Virtually all providers are looking for ways to grow their patient base. The challenge in these economic times is to do it without spending a fortune on marketing and advertising services. This article explores less expensive and even free options to increase the traffic to your practice and summarizes info from physicians and other experts on how to grow your practice.
- Get social. Your office should be making the most of the free platforms like Facebook, Twitter and blog sites. If you have already made the investment in a website this can work in your favor. You want to add useful information regarding your office (hours, services, staff, etc) as well as general facts on diseases and living a healthier lifestyle. All it will cost is a little time, but in the long run, the investment will pay dividends in keeping your practice name ‘out there.’
- YouTube. This is another great, no-cost opportunity to expose your practice to new patients and/or those who haven’t been to you in a while. Ask current patients to make a video testimonial; it’s the same as a referral but will add a more genuine and human touch.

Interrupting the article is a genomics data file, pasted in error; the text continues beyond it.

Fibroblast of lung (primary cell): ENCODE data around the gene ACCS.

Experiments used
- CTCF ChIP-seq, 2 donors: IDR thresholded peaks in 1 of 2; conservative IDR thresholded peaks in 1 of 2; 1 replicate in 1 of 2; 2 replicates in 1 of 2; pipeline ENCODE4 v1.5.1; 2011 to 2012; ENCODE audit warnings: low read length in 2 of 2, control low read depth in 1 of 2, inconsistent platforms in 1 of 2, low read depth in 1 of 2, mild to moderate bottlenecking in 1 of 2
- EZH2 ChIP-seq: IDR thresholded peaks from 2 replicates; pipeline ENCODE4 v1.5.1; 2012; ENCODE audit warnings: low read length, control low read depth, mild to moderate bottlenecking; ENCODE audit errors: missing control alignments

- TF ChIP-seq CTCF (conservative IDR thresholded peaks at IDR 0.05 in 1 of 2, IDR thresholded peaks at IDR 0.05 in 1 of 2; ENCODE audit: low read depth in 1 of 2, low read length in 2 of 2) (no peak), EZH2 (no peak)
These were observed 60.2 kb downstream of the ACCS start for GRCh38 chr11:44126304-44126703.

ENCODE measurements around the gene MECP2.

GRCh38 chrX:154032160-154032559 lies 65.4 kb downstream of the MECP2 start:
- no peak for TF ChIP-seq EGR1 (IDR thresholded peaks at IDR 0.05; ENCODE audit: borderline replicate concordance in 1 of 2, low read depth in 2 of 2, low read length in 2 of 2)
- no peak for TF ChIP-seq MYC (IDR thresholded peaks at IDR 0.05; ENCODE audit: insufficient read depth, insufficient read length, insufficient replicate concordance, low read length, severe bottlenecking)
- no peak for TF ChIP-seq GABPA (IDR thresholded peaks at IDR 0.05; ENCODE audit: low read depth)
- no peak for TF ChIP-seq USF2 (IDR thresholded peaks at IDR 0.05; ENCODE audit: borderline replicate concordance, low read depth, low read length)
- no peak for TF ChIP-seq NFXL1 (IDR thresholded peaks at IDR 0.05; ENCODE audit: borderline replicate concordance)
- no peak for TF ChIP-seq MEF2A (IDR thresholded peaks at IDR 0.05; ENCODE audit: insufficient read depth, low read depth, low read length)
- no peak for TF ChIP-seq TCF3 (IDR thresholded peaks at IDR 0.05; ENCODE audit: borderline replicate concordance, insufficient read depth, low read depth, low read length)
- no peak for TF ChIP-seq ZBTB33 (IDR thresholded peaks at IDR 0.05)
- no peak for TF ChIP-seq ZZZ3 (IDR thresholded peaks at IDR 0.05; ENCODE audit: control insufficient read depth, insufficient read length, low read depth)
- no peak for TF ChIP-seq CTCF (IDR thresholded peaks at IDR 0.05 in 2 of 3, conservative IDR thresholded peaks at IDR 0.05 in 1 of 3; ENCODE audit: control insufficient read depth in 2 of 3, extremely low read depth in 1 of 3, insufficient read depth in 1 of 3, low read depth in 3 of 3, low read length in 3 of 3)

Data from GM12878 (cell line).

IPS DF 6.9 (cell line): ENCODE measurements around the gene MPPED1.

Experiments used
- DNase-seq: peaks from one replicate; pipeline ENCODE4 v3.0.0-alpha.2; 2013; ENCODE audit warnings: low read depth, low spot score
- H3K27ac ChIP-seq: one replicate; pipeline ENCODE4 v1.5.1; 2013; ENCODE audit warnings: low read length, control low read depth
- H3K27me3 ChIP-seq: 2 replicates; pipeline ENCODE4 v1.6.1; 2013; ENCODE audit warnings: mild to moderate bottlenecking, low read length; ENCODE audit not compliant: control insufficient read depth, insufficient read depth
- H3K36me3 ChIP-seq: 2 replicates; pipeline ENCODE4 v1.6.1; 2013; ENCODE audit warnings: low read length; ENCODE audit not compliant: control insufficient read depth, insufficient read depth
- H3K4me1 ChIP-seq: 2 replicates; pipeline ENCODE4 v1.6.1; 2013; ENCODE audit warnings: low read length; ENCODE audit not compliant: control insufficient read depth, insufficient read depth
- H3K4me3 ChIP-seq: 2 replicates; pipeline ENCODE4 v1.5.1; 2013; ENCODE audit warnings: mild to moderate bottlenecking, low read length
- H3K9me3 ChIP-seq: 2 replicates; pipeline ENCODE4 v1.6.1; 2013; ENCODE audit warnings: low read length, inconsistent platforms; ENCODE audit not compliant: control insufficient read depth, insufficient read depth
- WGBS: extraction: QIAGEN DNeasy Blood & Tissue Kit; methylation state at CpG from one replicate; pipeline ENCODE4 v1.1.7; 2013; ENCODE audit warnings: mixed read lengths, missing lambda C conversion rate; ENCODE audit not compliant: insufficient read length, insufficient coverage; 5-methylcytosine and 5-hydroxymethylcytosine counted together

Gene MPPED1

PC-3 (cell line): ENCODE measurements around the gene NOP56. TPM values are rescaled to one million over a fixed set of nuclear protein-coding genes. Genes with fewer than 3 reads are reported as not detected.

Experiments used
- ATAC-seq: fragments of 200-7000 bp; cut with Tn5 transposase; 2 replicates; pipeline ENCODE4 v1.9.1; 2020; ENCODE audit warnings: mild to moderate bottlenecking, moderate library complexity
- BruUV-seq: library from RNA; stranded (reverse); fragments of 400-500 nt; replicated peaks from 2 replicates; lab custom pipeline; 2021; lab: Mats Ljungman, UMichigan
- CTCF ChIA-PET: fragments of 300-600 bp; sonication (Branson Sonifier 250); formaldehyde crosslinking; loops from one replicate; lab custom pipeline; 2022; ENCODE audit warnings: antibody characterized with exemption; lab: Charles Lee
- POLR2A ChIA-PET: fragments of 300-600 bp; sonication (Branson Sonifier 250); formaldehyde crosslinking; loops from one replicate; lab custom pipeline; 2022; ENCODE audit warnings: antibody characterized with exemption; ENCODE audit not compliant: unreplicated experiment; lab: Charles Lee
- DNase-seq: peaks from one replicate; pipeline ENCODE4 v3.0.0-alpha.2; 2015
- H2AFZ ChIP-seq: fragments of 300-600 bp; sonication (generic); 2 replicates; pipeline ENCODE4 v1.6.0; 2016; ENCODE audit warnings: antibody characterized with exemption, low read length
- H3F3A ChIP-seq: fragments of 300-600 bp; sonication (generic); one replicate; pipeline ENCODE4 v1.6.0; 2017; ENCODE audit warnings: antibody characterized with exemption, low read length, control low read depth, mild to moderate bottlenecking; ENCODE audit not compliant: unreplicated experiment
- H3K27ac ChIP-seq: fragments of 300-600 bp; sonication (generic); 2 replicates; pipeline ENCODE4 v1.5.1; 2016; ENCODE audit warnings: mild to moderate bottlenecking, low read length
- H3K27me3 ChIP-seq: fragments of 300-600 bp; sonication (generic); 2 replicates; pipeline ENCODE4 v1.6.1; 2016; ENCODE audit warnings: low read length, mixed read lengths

- Become an expert. Write an article on preventing and managing common risks and associated injuries surrounding holiday events (ex. deep frying a turkey for Thanksgiving) and/or everyday occurrences you see in your practice. The author suggests contacting your local cable network and offering to be an expert for one of their segments.
- Give out. What better representation and publicity for your business than to have your name and/or picture on promotional items patients can actually use? Some examples include pens, notepads, magnets and key chains. Your photo on brochures and business cards also lends a more personal touch.
- Give back. It’s a win-win when you and/or your employees volunteer in the community.
- Ask for help. People love to help, so consider inviting your patients to send in their friends and/or family members.
- Say thanks. A handwritten note for birthdays, anniversaries, etc. will go a long way, especially in this electronic age of impersonal, mass mailings.